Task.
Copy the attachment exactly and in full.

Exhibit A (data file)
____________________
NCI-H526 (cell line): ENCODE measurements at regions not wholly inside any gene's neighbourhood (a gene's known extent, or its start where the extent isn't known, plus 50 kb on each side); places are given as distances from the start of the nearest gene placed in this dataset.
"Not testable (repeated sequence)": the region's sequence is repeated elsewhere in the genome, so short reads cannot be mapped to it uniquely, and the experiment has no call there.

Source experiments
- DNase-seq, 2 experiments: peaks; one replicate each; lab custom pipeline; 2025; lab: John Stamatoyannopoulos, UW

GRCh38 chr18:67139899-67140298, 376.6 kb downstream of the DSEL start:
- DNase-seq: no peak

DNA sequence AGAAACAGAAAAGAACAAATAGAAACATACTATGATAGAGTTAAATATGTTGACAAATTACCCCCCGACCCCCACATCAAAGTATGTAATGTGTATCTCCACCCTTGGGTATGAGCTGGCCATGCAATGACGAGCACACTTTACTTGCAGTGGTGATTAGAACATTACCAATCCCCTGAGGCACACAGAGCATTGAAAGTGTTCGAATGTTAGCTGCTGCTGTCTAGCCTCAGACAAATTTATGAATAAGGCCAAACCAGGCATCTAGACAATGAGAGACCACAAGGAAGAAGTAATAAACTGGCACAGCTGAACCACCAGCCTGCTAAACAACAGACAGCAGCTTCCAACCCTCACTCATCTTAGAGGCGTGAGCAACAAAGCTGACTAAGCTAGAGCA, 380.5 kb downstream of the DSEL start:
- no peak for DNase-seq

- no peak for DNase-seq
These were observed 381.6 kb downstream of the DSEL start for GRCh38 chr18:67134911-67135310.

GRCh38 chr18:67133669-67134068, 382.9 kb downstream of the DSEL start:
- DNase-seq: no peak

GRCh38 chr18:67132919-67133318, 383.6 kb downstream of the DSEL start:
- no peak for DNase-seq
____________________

NCI-H526 (cell line): ENCODE measurements at regions not wholly inside any gene's neighbourhood (a gene's known extent, or its start where the extent isn't known, plus 50 kb on each side); places are given as distances from the start of the nearest gene placed in this dataset.
"Not testable (repeated sequence)": the region's sequence is repeated elsewhere in the genome, so short reads cannot be mapped to it uniquely, and the experiment has no call there.

Source experiments
- DNase-seq, 2 experiments: peaks; one replicate each; lab custom pipeline; 2025; lab: John Stamatoyannopoulos, UW

GRCh38 chr18:67139899-67140298, 376.6 kb downstream of the DSEL start:
- DNase-seq: no peak

DNA sequence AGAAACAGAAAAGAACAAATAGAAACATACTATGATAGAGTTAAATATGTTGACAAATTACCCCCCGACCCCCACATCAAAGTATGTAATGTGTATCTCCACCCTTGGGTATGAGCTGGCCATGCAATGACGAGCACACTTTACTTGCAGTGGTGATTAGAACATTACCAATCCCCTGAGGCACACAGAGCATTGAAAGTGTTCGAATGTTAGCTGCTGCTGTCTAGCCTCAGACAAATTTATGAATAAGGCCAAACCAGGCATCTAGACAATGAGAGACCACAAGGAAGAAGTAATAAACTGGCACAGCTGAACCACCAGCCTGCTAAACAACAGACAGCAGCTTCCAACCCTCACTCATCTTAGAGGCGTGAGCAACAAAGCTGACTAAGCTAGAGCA, 380.5 kb downstream of the DSEL start:
- no peak for DNase-seq

- no peak for DNase-seq
These were observed 381.6 kb downstream of the DSEL start for GRCh38 chr18:67134911-67135310.

GRCh38 chr18:67133669-67134068, 382.9 kb downstream of the DSEL start:
- DNase-seq: no peak

GRCh38 chr18:67132919-67133318, 383.6 kb downstream of the DSEL start:
- no peak for DNase-seq